1. Keeping The Blade"
I'm pretty sure this album contains the song that introduced me to Coheed & Cambria. Around 2005 I heard a song on the radio that I really enjoyed. Unfortunately the DJ didn't say what the name of the song was, even though he did say that he thought Coheed & Cambria were one of the better up and coming bands. I purchased several of their CDs but not until I received this disc did I recognize that song. It was "Welcome Home", a heavy, progressive rock song that combines the heaviness of Metallica with an opening riff that reminds me of Focus. This is actually a good description of the entire album. "Good Apollo...Vol. One" combines some of the modern heaviness of bands like Metallica, with the melodic song-writing and dynamics of the classic 1970's progressive rock bands. One thing that seems to interest most people about this band is that their albums are a string of concept albums, each one telling more of the story from the next. Frankly, I haven't delved into the story line much, nor do I really care to. It's the music I am most interested in. A great story may add to the appeal, but if the music isn't there, I don't really care about the story. Coheed & Cambria employ skillful solos, melodic song writing, memorable vocal melodies and choruses. They have a modern rock vibe, but they also incorporate a lot of classic rock and metal elements that keep them from simply being a "modern rock" band. This is just good rock and roll.
Coheed and Cambria - No World for Tomorrow (Columbia) 2007
This was the first Coheed and Cambria album that I picked up as a new release after first getting into them in 2006. As such, I have been listening to this CD non-stop for weeks. I think the band have found the perfect mixture of progressive song writing and commercial/pop appeal. The first three songs alone have enough hook to catch a killer whale. The overall sound isn't ultra heavy and certainly isn't something I would label as heavy. Rather "No World for Tomorrow" is just quality hard rock. "No World for Tomorrow" does offer some technical tendencies but there is no denying the pop hooks of "No World For Tomorrow". "Running Free" or "The Hound (Of Blood And Rank)". While the band maintains a modern sound, they evoke a lot of classic rock appeal as well. "Feathers" recall Uriah Heep's classic "Easy Livin'" without coming off as a rip-off. I know I will garner the wrath of some with this comment, but I also hear some Thin Lizzy influences throughout. However, anyone who accuses this band of being a Rush clone now, simply is not listening. The only comparison I could make to Rush that both bands have successfully figured out how to balance progressive rock with memorable song writing and pop hooks. The album finishes with a five-part, twenty-five-minute, epic track titled "The End Complete".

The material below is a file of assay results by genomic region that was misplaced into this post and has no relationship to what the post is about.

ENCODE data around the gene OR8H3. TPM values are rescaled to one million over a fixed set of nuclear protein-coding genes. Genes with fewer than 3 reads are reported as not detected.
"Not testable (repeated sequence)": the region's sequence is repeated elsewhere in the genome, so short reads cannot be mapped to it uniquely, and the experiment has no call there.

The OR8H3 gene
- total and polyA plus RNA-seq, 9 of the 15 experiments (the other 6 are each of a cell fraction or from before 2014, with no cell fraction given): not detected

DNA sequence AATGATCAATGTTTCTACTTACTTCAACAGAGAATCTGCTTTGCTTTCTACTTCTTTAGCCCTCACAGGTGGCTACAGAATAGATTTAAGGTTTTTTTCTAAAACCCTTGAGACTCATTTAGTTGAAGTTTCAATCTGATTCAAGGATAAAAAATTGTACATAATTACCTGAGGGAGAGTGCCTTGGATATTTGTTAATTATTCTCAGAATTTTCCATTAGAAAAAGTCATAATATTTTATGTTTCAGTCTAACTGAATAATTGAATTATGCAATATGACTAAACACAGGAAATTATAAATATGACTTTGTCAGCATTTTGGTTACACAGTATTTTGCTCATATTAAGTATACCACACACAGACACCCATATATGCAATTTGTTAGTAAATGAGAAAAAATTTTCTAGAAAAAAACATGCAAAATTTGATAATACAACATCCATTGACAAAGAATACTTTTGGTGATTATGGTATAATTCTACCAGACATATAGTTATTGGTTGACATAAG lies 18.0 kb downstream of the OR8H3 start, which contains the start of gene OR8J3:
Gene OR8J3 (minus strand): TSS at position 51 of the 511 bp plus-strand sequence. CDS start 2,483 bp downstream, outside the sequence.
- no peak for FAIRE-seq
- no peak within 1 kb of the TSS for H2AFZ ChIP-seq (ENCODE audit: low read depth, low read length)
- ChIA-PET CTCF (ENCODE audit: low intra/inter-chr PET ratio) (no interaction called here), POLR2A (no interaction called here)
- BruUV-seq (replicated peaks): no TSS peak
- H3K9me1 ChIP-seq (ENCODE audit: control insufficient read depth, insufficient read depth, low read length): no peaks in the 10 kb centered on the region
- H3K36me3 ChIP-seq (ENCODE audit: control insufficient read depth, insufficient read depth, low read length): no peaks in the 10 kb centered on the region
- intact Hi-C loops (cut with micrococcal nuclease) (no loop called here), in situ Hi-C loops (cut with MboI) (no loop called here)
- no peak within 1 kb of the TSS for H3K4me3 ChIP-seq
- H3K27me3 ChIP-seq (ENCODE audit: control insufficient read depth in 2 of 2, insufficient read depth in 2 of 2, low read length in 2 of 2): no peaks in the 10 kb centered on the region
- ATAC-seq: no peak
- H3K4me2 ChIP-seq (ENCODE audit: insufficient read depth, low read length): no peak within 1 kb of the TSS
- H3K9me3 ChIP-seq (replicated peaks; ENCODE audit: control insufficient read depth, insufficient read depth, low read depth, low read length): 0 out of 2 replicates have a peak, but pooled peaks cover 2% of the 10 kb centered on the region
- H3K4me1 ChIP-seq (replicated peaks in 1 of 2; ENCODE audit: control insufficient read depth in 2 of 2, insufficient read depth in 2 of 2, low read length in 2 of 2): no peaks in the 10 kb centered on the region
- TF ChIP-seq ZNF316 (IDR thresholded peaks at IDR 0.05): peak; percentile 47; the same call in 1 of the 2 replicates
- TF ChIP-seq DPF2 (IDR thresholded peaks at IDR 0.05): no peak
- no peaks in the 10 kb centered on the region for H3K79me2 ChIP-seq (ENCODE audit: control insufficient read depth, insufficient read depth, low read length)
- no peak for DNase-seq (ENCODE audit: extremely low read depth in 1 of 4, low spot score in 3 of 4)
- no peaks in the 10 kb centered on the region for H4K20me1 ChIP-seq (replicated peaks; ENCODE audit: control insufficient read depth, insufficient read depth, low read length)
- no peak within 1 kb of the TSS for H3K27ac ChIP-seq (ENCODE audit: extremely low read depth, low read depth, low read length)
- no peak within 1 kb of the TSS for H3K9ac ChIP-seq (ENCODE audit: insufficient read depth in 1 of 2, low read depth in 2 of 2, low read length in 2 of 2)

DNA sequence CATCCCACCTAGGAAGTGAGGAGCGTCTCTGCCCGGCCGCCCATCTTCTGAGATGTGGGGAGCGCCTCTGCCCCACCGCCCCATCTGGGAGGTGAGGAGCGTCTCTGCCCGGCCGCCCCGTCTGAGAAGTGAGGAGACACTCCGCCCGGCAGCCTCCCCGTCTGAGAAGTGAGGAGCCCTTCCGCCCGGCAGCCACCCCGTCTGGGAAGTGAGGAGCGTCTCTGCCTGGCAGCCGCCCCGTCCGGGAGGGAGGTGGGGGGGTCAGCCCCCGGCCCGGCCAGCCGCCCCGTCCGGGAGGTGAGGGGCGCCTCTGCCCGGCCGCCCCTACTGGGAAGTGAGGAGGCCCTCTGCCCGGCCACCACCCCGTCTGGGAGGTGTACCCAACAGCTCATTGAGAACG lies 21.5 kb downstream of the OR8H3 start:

It's also notable to mention that with all the band's CDs up to this point, the band is telling a crazy, sci-fi story that is set to span five CDs. Frankly, the story line isn't of that big an interest to me quite as much as the music itself, although it does add to the overall appeal.
My only real complaint is with the packaging. There are two versions of this CD available. I purchased the regular version on Amazon.com. Unfortunately the "regular" version comes in a cheap cardboard sleeve with no lyrics or booklet. This sort of ticks me off. Had I know that I would have spent a couple dollars more and purchased the "Deluxe" edition which has the booklet and is housed in a jewel case. This is the second new album this year that has been released in this cheap packaging. Ozzy Osbourne's "Black Rain" was also packed in a cheap cardboard sleeve.
2. Key Entity Extraction I: Domino the Destitute (7:51)
3. The Afterman (3:11)
4. Mothers of Men (4:11)
5. Goodnight, Fair Lady (3:23)
6. Key Entity Extraction II: Hollywood the Cracked (3:26)
7. Key Entity Extraction III: Vic the Butcher (5:47)
8. Key Entity Extraction IV: Evagria the Faithful (6:22)
9. Subtraction (3:07)
10. The Homecoming [demo] (3:00)
11. Goodnight, Fair Lady [demo] (4:04)
12. The Afterman [demo] (7:59)
"The Afterman: Ascension" is part one of a two part concept release. As I understand it, both releases were recorded at the same time, but are being released separately on the band's own independent label. While I have read some complaints from fans about this not being released as a double album, I can certainly appreciate the logic behind releasing the album this way. One of the keys to holding the attention of the listener, despite lengthy songs, is brevity. Had "The Afterman"been released as a double CD, instead of in two seperate releases, it may have been overload. As it stands, "The Afterman: Ascension" clocks in at just under forty minutes and leaves the listener wanting for more.